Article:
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Brandon Judell

Pariah: Extremely Lesbian and Incredibly Butch



Dee Rees' debut feature, "Pariah," an extension of her prize-winning short film, begins with an Audre Lorde quote: " Wherever the bird with no feet flew, she found trees with no limbs." Well, with the given title and that opening allusion, you might assume you're going to be bathed in an hour and a half of unending despair. WRONG! Instead, get ready for some tender moxie.

Like last year's sensational "Gun Hill Road," a tale of a father released from prison who discovers his son is on the way to womanhood, "Pariah" also explores "otherness." This time the divergence from heteronormativity is that of a young black woman and her acceptance of her lesbianism—and a "butch" lesbianism it is.

The heroine is 17-year-old Brooklynite Alike (pronounced ah-lee-kay), who when we meet her is attending an all-girls club, the Catnip Lounge. The tune playing as the camera searches for our heroine is Khia's "My Neck, My Back":

"All you ladies shake your pussy like this
Shake your body, don't stop, don't miss
All you ladies shake your pussy like this
Shake your body, don't stop, don't miss
Just do it, do it, do it, do it, do it now
Do it good, lick this pussy just like you should, just like you should
right now, lick it good
Suck this pussy just like you should
My Neck, my back
Lick my pussy and my crack."

A Sapphic national anthem if there ever was one.

Suddenly, a female stripper slides down a pole and stalks towards Alike (Adepero Oduye), who's donning a baseball cap and a shapeless men's shirt. The dancer's looking to get some dollars placed in her panties. Alike shies away, while her butcher, more boisterous, best pal Laura (Pernell Walker) waves some dollar bills.

Stripper: Oh, come on, baby. I'm not going to bite.

Alike isn't taking any chances. Outside the club we find out why when Laura teases: "I get more pussy than yo daddy, nigga . . . . You need to pop that damn cherry, yo."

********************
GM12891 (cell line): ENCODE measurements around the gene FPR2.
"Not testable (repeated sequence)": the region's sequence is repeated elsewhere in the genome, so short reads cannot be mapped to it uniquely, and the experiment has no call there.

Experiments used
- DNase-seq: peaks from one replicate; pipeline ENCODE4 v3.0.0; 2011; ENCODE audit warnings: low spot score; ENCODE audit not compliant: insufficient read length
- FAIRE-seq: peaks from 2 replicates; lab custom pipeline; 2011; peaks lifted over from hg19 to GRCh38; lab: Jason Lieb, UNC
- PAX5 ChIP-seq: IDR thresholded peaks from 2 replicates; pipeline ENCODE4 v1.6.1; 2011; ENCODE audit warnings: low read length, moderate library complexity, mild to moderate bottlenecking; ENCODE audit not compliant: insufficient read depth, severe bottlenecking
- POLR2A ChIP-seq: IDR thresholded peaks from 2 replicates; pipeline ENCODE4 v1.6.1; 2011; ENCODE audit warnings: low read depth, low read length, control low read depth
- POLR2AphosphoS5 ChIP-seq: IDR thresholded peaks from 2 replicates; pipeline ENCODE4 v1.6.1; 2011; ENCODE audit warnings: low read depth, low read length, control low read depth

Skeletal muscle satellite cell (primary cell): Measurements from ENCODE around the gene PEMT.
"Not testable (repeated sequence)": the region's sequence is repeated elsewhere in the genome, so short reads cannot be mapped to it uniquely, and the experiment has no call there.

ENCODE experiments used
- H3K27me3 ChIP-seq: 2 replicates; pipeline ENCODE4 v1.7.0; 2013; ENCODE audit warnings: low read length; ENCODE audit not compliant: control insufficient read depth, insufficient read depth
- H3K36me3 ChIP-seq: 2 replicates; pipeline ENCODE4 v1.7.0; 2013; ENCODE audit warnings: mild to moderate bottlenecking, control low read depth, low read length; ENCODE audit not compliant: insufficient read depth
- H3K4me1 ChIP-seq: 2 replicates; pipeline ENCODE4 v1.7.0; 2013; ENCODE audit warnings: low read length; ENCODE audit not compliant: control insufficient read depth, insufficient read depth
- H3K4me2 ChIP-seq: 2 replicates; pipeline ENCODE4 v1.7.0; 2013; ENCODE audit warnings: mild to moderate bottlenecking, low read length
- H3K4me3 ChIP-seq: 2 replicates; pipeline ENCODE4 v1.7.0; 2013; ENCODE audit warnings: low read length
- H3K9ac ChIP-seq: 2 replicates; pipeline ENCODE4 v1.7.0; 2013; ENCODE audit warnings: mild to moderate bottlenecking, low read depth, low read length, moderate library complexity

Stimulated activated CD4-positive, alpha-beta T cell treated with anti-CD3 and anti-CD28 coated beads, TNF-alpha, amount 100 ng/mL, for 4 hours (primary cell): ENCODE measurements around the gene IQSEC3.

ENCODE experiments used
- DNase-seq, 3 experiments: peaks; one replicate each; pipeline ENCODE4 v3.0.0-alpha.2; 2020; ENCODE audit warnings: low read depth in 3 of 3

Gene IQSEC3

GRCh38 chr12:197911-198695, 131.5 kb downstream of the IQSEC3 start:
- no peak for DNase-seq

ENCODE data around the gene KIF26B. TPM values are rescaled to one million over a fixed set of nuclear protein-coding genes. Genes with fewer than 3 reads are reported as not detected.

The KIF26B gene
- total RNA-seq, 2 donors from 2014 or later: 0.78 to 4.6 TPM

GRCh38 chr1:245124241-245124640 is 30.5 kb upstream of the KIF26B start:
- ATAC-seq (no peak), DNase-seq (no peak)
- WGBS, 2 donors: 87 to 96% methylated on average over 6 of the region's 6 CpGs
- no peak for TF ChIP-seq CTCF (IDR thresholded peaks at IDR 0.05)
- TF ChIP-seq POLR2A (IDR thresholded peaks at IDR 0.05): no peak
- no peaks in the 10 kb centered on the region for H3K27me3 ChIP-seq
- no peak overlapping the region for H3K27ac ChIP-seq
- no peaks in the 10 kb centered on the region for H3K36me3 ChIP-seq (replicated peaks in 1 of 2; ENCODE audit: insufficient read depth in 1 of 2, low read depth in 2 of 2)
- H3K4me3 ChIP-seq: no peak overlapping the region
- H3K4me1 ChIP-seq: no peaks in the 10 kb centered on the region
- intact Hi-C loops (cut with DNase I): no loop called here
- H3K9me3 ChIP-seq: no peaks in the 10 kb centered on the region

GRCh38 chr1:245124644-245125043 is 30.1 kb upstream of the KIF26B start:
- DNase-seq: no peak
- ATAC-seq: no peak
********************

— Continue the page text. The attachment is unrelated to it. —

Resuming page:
Alike's problem, if it can be considered one, is that's she's a virgin looking for a loving girlfriend. True, painless love in 2011? Is it even possible?

Once she's alone on a bus heading towards her Fort Greene neighborhood, Alike contemplates her situation while she's slipping off her guy gear and putting on her earrings and femming it up before she gets home. Why?

You see her Mom's homophobic, her dad's cheating, and her little sister's an annoying tease. Consequently, Alike's whole world is closeted. She doesn't even feel overly comfortable broadcasting how bright she is. So does the girl have any hope?

Not at first. We just sit there helplessly as the innocent Alike survives straight girls playing gay-curious, parental terrorism, and the unending pain of not seemingly fitting in anywhere. However, Alike will come up on top in the end, and her journey is one of the best celluloid jaunts this year. Sensationally acted by Oduye, Walker, plus the rest of the cast, with a sterling screenplay and direction by Reese, and top-notch technical turns by cinematographer Bradford Young and editor Mako Kamitsuna, "Pariah" turns out be a joyous, inspirational film that is inarguably a "must see" for all.

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